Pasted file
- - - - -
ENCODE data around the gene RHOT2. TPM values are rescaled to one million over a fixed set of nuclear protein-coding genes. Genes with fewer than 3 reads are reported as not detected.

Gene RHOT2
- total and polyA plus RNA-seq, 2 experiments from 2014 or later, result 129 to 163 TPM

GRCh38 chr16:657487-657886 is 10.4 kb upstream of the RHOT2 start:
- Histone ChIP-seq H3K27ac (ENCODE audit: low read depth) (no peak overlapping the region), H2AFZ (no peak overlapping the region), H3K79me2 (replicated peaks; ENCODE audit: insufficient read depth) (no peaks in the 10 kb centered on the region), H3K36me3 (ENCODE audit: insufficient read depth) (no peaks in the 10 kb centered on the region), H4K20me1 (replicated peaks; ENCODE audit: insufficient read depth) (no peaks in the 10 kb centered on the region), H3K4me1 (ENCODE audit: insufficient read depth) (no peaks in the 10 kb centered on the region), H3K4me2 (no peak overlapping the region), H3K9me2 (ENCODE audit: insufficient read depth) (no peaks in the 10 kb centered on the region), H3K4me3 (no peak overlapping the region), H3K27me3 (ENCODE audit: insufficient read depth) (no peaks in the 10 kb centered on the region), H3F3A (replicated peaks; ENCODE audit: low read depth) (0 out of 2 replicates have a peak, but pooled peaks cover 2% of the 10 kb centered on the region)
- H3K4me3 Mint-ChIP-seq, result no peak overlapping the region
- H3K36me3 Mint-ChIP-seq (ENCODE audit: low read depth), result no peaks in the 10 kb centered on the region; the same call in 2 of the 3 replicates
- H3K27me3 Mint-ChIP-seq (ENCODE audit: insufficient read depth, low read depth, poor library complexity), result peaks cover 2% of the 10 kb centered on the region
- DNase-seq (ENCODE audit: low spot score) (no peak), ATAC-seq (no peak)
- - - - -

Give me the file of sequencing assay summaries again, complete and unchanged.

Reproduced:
ENCODE data around the gene RHOT2. TPM values are rescaled to one million over a fixed set of nuclear protein-coding genes. Genes with fewer than 3 reads are reported as not detected.

Gene RHOT2
- total and polyA plus RNA-seq, 2 experiments from 2014 or later, result 129 to 163 TPM

GRCh38 chr16:657487-657886 is 10.4 kb upstream of the RHOT2 start:
- Histone ChIP-seq H3K27ac (ENCODE audit: low read depth) (no peak overlapping the region), H2AFZ (no peak overlapping the region), H3K79me2 (replicated peaks; ENCODE audit: insufficient read depth) (no peaks in the 10 kb centered on the region), H3K36me3 (ENCODE audit: insufficient read depth) (no peaks in the 10 kb centered on the region), H4K20me1 (replicated peaks; ENCODE audit: insufficient read depth) (no peaks in the 10 kb centered on the region), H3K4me1 (ENCODE audit: insufficient read depth) (no peaks in the 10 kb centered on the region), H3K4me2 (no peak overlapping the region), H3K9me2 (ENCODE audit: insufficient read depth) (no peaks in the 10 kb centered on the region), H3K4me3 (no peak overlapping the region), H3K27me3 (ENCODE audit: insufficient read depth) (no peaks in the 10 kb centered on the region), H3F3A (replicated peaks; ENCODE audit: low read depth) (0 out of 2 replicates have a peak, but pooled peaks cover 2% of the 10 kb centered on the region)
- H3K4me3 Mint-ChIP-seq, result no peak overlapping the region
- H3K36me3 Mint-ChIP-seq (ENCODE audit: low read depth), result no peaks in the 10 kb centered on the region; the same call in 2 of the 3 replicates
- H3K27me3 Mint-ChIP-seq (ENCODE audit: insufficient read depth, low read depth, poor library complexity), result peaks cover 2% of the 10 kb centered on the region
- DNase-seq (ENCODE audit: low spot score) (no peak), ATAC-seq (no peak)